Runtime: 81 Minutes
Director: James Ponsoldt
Writer: Susan Burke, James Ponsoldt
Stars: Mary Elizabeth Winstead, Aaron Paul, Nick Offerman, Octavia Spencer
By Morgan Roberts
Getting sober is difficult. Especially when you’re doing it alone. That is what Kate (Mary Elizabeth Winstead) goes through in 2012’s “Smashed.” Kate and her husband, Charlie (Aaron Paul) are alcoholics. We learn that very early in the film.
But after Kate, extremely hungover, gets sick in front of her kindergarten students, she starts to rethink her relationship with alcohol. Her students assume she’s pregnant – one noting their mom got sick when expecting a younger sibling – and she goes with it. But it is not until a night of drunkenly doing crack, another – of many nights – of urinating in the bed, and in all sorts of intoxication stealing a bottle of booze from a liquor store that she decides it is time to stop.
However, she is on this journey alone. Sure, she has support at AA meetings but in her house, her husband continues to drink.
“Winstead and Paul are perfect in their roles. They show that addiction does not have to impact older people, or unemployed individuals, or “lazy” people. Addiction can happen to anyone.”
The film is really interesting in its honest and, many times, unflattering depiction of alcoholism. Growing up in the United States, the depiction of alcohol usage is extremely skewed. The drinking age is 21, yet it seems like underage drinking – and binge drinking – are a right of passage for teenagers and young adults. We make drinking seem dangerous but cool, exciting. And, when we do touch on alcohol abuse, it feels more after-school special than it does talking about the most accessible substance.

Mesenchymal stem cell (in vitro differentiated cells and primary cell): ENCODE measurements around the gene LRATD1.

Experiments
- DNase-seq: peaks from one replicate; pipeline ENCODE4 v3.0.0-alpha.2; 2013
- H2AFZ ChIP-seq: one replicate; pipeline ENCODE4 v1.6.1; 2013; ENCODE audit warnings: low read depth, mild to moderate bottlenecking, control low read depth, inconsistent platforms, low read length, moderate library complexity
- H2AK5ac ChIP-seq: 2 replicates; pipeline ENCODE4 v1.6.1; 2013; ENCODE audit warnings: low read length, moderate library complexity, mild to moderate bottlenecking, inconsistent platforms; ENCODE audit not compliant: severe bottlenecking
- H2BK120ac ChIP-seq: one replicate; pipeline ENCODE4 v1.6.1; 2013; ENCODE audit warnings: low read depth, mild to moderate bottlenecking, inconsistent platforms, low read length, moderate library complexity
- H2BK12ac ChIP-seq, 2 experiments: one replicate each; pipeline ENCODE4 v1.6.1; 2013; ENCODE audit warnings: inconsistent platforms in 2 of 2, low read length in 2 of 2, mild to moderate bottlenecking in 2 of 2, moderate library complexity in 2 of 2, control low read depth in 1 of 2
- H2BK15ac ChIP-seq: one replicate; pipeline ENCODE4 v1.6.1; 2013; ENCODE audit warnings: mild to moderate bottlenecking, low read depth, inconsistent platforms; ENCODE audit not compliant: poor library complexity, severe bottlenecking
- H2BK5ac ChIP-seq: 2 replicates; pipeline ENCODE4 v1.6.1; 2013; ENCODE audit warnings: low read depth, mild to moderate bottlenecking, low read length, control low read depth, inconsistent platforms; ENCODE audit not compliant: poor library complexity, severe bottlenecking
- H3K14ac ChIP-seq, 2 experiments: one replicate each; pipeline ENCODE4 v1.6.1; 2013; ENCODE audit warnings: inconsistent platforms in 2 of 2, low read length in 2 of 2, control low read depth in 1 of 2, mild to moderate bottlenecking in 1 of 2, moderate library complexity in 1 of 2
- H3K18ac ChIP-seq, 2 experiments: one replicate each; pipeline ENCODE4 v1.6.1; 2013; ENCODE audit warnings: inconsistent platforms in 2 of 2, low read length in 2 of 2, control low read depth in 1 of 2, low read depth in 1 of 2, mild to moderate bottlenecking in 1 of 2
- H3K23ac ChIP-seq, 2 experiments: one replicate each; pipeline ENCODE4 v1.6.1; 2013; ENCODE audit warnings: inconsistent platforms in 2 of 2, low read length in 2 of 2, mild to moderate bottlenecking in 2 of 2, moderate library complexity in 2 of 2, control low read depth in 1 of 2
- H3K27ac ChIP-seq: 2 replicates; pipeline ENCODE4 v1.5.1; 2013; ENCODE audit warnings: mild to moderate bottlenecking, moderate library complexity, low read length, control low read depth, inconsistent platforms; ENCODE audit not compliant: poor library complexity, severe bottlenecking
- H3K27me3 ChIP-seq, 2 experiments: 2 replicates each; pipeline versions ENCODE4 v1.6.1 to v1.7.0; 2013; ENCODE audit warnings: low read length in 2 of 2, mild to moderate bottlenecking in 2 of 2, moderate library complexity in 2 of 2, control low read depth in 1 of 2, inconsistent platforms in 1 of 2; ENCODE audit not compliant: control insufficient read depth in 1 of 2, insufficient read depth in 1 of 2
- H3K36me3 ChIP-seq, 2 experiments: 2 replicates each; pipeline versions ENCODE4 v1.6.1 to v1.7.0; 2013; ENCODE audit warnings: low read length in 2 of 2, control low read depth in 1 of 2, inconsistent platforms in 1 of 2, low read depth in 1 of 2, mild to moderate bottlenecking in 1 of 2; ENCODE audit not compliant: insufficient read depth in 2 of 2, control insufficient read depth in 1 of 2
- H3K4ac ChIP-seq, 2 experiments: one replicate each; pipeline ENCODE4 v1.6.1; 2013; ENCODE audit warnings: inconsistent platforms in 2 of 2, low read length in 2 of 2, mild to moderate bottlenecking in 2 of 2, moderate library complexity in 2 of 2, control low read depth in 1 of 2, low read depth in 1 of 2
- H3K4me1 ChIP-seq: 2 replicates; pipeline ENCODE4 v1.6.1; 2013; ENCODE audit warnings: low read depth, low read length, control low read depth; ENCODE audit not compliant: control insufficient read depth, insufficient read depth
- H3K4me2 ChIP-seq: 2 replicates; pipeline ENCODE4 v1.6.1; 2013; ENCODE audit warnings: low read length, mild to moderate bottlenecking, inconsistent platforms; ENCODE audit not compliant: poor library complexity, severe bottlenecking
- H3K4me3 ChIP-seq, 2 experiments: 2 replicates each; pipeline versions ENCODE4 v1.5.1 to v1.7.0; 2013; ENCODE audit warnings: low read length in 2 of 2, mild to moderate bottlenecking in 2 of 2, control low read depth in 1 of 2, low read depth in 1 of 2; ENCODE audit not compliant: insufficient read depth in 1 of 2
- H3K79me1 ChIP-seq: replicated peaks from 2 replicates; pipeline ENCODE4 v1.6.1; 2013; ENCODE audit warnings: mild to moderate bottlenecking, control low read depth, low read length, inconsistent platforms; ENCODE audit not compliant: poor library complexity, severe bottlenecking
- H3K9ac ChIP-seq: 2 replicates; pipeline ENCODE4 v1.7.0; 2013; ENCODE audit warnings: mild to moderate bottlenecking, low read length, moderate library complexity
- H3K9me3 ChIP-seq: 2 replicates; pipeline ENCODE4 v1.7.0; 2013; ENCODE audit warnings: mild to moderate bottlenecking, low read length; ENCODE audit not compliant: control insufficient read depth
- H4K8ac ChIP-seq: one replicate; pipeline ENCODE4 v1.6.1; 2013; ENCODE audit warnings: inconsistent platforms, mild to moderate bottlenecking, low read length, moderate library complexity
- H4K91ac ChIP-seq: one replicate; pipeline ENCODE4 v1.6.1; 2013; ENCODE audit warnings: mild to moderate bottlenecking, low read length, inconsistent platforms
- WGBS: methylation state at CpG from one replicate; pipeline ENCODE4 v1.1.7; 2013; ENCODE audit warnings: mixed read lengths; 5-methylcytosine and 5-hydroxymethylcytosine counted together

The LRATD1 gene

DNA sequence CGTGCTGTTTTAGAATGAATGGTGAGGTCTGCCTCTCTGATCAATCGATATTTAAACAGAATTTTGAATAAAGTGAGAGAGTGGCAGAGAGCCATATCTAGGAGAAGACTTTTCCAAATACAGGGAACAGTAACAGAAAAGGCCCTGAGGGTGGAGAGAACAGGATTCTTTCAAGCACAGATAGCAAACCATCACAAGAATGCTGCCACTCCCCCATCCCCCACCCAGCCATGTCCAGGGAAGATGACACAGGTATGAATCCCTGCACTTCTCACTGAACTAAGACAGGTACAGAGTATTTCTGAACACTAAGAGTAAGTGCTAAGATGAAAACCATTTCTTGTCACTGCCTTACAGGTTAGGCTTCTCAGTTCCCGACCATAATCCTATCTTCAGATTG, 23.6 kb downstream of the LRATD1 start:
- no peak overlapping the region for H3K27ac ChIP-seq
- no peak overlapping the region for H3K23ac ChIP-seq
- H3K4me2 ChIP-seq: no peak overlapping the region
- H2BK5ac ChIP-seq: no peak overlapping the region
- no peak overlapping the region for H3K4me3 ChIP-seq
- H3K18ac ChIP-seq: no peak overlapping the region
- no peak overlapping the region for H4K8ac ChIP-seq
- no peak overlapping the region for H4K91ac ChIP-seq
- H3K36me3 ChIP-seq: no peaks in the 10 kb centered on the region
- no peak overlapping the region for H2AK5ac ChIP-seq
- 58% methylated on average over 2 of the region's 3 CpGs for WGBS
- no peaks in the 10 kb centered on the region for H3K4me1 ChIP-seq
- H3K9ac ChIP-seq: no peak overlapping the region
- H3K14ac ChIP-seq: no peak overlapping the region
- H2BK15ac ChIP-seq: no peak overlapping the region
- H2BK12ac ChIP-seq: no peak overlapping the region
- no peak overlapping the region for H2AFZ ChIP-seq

“Smashed” avoids this. Its candor leads to some difficult moments. If the uncomfortable moment of Kate lying to a group of five year olds doesn’t make you uncomfortable, her doubling down on that lie and saying she miscarried to her boss (Megan Mullally), who is devastated on Kate’s behalf.
“Smashed” provides an intimate and authentic look at addiction, specifically alcoholism. And while the film has many difficult and heartbreaking moments, there is plenty of hope throughout.”
The film does not sugar-coat the road to sobriety. It is messy, and there seem to be new opportunities for rock bottom. It is its honest and authentic approach to talking about addiction that makes “Smashed” such a stellar film. Winstead and Paul are perfect in their roles. They show that addiction does not have to impact older people, or unemployed individuals, or “lazy” people. Addiction can happen to anyone. Kate and Charlie are in their late 20s to early 30s. They have jobs and lives and plans, yet they continually get sucked into their alcoholism. Miraculously, they thrive and flounder at the same time in each bottle.
Paul does not make Charlie the “bad” guy. He is just as broken and ill as Kate, but he is not ready to take on getting sober. He is not ready for changing his norm and his life. Charlie is supportive but, does not understand how a household needs to heal together or it will fall apart. Winstead gives one of the best performances of her career. Kate is endearing, conflicted, damaged, and fighting. She grew up in a household with alcohol abuse, and has been surrounded by complicated, unhealthy relationships with alcohol; so, of course she would inherit that kind of relationship as well.
“Smashed” provides an intimate and authentic look at addiction, specifically alcoholism. And while the film has many difficult and heartbreaking moments, there is plenty of hope throughout. It is that hope that makes the film endlessly powerful.